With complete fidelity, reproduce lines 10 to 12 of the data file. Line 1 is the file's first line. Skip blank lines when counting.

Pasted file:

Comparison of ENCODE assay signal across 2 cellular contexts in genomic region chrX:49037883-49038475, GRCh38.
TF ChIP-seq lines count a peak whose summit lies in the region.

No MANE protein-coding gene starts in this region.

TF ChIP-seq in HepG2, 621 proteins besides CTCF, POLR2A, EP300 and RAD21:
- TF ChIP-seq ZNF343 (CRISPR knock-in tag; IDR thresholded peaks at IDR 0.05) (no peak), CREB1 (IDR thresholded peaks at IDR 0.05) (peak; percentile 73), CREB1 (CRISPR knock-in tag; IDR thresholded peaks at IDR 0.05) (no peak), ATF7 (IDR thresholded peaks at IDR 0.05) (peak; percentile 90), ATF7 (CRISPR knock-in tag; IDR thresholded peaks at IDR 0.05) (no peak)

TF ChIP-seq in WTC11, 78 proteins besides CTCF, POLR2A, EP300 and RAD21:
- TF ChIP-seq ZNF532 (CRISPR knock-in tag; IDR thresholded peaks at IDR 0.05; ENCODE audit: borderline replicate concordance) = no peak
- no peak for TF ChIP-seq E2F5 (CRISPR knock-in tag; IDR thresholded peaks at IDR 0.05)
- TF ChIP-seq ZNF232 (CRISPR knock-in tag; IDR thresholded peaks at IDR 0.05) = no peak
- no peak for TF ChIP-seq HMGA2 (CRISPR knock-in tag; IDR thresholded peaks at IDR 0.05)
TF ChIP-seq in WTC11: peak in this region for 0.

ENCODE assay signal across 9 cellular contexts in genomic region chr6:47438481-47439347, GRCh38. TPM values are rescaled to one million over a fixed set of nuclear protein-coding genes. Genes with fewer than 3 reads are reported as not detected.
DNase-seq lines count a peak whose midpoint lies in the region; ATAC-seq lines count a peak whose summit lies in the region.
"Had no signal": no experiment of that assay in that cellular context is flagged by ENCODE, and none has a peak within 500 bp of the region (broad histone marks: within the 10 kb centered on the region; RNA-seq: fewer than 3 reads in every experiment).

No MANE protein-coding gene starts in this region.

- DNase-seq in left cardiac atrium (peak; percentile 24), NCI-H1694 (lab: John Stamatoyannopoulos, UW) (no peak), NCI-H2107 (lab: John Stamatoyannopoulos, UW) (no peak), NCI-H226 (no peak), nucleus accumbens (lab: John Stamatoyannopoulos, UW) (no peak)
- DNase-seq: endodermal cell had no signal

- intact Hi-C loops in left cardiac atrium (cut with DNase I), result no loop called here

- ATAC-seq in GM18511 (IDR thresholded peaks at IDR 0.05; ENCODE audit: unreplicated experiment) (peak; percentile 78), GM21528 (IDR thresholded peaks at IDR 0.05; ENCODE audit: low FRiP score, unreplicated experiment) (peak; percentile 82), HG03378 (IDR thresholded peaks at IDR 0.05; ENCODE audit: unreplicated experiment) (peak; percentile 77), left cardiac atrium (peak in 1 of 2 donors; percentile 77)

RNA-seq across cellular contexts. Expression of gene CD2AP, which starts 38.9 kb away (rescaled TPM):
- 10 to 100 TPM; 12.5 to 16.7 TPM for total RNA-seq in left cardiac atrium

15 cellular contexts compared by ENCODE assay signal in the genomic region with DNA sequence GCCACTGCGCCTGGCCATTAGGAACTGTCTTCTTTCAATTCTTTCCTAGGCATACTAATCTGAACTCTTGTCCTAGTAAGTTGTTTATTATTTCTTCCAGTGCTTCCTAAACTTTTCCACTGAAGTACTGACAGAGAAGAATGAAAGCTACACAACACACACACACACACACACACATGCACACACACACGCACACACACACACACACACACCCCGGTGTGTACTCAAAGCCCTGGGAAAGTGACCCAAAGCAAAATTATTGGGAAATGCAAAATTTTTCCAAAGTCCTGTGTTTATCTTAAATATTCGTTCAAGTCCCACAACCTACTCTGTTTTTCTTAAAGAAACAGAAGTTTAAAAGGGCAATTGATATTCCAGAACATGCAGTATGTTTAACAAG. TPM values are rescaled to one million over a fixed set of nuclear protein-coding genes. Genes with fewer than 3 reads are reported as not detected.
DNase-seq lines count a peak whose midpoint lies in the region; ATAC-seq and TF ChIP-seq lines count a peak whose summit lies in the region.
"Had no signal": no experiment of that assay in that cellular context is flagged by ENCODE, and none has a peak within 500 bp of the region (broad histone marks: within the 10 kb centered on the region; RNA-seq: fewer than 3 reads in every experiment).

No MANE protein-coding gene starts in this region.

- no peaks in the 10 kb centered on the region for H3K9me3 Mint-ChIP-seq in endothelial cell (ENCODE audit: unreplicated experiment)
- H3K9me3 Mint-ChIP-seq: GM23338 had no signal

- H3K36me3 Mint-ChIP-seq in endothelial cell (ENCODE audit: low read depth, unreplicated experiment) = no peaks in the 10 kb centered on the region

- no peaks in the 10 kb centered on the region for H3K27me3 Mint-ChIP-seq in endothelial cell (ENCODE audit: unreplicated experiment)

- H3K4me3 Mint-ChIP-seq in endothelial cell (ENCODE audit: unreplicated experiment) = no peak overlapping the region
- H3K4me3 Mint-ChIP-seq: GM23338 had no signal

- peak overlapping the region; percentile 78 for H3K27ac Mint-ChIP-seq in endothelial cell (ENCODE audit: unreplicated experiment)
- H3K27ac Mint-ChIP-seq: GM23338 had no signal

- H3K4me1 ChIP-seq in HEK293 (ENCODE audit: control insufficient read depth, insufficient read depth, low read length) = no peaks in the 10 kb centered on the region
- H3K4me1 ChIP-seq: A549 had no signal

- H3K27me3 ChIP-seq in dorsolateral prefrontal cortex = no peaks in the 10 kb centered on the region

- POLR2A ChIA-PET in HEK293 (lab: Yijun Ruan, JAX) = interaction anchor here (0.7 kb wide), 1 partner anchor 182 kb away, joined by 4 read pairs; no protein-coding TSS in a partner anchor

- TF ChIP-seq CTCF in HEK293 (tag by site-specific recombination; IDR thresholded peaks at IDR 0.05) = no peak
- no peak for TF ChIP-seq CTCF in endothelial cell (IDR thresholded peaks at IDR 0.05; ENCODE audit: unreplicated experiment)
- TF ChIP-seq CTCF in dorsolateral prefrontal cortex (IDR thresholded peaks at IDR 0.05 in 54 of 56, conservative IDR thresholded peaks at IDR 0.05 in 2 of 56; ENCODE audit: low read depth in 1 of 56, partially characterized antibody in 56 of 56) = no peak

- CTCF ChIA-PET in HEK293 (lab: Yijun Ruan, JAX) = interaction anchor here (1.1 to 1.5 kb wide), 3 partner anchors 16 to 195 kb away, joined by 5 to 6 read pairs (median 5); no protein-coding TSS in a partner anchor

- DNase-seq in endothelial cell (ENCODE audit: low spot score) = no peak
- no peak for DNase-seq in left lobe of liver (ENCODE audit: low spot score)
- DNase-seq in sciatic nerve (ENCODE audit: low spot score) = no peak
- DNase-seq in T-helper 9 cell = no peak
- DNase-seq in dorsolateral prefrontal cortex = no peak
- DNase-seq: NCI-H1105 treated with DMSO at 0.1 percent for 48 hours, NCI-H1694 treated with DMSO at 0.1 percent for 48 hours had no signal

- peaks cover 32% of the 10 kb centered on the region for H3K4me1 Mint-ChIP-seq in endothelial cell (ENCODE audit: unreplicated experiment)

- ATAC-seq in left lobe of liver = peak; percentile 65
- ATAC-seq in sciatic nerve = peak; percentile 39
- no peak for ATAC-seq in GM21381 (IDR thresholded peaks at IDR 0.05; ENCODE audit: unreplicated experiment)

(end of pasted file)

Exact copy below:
- no peak for TF ChIP-seq HMGA2 (CRISPR knock-in tag; IDR thresholded peaks at IDR 0.05)
TF ChIP-seq in WTC11: peak in this region for 0.

ENCODE assay signal across 9 cellular contexts in genomic region chr6:47438481-47439347, GRCh38. TPM values are rescaled to one million over a fixed set of nuclear protein-coding genes. Genes with fewer than 3 reads are reported as not detected.